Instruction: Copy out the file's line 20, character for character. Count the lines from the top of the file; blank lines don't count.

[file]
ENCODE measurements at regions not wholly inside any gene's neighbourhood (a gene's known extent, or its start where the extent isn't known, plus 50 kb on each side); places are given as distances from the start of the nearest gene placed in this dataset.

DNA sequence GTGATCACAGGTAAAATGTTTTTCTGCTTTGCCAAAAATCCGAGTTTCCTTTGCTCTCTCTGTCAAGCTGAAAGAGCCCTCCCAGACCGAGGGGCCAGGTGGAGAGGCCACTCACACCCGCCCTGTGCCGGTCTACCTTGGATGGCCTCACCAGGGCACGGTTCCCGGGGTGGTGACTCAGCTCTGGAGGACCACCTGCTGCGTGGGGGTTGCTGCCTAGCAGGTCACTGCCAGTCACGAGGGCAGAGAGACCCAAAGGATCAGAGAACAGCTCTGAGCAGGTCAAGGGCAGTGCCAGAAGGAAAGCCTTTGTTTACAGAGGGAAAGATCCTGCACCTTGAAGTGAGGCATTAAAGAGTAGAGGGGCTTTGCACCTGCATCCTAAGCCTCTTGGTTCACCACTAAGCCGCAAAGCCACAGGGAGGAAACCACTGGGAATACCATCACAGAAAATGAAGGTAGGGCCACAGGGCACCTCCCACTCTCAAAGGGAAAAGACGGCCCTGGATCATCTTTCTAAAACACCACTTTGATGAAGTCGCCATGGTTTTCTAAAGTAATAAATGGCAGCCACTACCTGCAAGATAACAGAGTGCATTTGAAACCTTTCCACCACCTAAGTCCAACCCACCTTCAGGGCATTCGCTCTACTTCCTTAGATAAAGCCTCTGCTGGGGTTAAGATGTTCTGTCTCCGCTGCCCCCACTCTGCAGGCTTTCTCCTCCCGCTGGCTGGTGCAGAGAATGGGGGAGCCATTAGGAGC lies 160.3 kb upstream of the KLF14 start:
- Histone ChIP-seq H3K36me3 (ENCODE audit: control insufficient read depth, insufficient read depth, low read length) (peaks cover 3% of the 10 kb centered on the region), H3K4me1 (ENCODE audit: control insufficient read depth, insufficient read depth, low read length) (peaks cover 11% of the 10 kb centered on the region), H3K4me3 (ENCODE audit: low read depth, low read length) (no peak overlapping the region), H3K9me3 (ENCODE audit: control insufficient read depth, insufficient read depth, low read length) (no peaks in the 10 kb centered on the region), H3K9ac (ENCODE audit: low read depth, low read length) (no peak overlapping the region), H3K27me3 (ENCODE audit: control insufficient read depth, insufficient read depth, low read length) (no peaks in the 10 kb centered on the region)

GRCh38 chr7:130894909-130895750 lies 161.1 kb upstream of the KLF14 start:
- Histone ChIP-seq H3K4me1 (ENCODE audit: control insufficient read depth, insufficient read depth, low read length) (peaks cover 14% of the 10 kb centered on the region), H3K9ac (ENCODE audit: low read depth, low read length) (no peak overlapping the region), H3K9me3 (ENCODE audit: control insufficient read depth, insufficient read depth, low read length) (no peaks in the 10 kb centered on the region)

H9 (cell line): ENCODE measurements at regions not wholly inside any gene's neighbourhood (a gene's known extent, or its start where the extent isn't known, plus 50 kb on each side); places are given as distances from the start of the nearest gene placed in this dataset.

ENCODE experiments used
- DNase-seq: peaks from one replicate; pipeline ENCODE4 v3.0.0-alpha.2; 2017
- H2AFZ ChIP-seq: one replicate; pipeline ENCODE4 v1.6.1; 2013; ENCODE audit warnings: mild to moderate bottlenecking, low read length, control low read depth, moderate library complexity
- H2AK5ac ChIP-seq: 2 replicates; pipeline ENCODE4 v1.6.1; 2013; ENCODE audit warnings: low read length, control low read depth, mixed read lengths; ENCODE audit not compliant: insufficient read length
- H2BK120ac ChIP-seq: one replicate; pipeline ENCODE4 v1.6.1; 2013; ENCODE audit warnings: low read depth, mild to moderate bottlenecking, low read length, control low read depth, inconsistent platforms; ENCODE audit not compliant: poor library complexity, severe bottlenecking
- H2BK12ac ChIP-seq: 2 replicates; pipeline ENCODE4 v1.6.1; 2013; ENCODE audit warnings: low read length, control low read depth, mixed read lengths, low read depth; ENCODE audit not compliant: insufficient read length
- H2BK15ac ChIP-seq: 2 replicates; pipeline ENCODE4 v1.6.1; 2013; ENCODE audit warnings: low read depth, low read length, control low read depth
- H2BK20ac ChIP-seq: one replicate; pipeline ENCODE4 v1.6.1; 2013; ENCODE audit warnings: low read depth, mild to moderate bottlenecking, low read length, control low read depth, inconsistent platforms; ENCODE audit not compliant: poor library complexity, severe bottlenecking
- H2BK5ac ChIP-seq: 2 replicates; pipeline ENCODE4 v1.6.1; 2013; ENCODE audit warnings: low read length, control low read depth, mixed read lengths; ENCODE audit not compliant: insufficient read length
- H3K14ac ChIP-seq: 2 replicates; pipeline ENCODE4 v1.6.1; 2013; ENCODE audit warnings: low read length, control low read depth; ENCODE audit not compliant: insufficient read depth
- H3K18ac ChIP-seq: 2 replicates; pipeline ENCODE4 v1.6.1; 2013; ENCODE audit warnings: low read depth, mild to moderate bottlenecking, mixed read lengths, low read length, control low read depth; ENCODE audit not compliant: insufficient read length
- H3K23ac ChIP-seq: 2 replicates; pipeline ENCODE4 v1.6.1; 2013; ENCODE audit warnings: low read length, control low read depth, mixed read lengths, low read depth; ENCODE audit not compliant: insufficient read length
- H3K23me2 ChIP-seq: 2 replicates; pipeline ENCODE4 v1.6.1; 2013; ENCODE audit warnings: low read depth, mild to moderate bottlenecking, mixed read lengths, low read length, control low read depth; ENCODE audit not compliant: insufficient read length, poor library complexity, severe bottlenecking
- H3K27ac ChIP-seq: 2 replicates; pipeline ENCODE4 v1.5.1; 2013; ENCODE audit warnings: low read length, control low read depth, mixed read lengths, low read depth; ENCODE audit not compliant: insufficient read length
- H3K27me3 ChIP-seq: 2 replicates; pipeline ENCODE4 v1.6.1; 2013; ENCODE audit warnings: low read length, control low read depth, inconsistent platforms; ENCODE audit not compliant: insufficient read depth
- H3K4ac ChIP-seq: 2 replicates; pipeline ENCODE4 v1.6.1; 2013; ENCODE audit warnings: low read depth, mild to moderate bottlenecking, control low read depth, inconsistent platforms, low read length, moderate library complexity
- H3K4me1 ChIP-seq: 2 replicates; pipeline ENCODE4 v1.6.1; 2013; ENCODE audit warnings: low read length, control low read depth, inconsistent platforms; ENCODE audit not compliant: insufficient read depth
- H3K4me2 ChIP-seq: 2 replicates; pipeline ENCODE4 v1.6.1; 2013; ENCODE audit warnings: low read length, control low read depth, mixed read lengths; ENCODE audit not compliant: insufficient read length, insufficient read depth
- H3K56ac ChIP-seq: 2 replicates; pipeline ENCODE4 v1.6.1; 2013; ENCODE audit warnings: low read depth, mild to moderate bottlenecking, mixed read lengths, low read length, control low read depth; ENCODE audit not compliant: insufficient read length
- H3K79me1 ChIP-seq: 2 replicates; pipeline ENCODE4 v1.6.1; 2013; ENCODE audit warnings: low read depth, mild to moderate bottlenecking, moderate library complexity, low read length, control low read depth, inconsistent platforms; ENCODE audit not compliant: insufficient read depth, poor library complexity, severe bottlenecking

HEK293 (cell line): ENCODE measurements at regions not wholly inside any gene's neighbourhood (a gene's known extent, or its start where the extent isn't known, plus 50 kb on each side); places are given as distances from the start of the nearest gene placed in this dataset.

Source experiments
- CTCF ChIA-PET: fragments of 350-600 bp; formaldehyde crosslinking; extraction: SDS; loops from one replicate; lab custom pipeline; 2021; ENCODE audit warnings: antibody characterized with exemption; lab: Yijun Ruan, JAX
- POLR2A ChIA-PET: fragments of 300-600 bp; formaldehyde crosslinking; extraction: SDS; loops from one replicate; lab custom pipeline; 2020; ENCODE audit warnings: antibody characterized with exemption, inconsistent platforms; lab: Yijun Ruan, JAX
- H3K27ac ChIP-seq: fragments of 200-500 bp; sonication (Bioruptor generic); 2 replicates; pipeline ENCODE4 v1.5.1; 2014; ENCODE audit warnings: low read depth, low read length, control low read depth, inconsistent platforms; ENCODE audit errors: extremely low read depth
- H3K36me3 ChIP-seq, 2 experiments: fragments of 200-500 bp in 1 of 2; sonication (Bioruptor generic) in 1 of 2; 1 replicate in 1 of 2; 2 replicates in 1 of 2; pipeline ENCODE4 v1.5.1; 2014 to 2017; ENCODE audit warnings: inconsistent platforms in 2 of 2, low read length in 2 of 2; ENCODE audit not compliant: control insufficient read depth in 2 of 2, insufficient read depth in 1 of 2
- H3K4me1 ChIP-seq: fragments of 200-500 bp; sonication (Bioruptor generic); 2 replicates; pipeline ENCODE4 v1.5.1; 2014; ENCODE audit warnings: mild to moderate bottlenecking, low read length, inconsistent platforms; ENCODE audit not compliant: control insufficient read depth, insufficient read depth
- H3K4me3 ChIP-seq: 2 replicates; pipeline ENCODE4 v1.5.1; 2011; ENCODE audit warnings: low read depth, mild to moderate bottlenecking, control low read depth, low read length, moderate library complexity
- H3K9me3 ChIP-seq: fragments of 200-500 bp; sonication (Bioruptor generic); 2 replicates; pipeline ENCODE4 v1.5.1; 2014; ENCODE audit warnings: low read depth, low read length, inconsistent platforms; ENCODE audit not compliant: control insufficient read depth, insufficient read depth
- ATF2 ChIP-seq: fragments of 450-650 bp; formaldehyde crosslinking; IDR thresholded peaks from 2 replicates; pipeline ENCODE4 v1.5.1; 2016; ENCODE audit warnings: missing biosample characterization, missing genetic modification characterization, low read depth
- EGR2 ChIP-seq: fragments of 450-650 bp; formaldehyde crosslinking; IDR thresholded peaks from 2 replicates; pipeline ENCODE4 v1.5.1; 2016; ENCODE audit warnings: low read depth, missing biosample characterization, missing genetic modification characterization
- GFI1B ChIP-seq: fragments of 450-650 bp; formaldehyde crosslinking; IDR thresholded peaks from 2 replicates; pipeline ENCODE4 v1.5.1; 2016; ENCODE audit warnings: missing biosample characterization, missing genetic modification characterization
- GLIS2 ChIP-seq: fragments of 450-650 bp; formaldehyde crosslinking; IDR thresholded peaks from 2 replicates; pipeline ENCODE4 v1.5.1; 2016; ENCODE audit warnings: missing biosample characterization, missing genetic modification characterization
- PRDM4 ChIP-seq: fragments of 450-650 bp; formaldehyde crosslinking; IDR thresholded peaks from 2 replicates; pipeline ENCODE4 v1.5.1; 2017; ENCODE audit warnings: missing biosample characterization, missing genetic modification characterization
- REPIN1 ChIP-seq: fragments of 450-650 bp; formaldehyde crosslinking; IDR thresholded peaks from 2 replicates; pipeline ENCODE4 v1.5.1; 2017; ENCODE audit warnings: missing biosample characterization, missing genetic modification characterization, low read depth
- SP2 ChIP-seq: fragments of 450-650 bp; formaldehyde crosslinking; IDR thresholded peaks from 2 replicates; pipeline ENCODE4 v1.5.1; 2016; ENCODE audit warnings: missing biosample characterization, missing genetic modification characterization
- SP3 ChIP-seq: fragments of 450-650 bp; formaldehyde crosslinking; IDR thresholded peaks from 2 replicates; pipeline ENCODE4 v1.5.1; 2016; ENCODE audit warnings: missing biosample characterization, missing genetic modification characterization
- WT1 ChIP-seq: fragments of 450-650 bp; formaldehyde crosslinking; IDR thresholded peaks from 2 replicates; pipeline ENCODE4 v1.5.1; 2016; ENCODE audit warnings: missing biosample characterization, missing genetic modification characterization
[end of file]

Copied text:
- H3K27ac ChIP-seq: 2 replicates; pipeline ENCODE4 v1.5.1; 2013; ENCODE audit warnings: low read length, control low read depth, mixed read lengths, low read depth; ENCODE audit not compliant: insufficient read length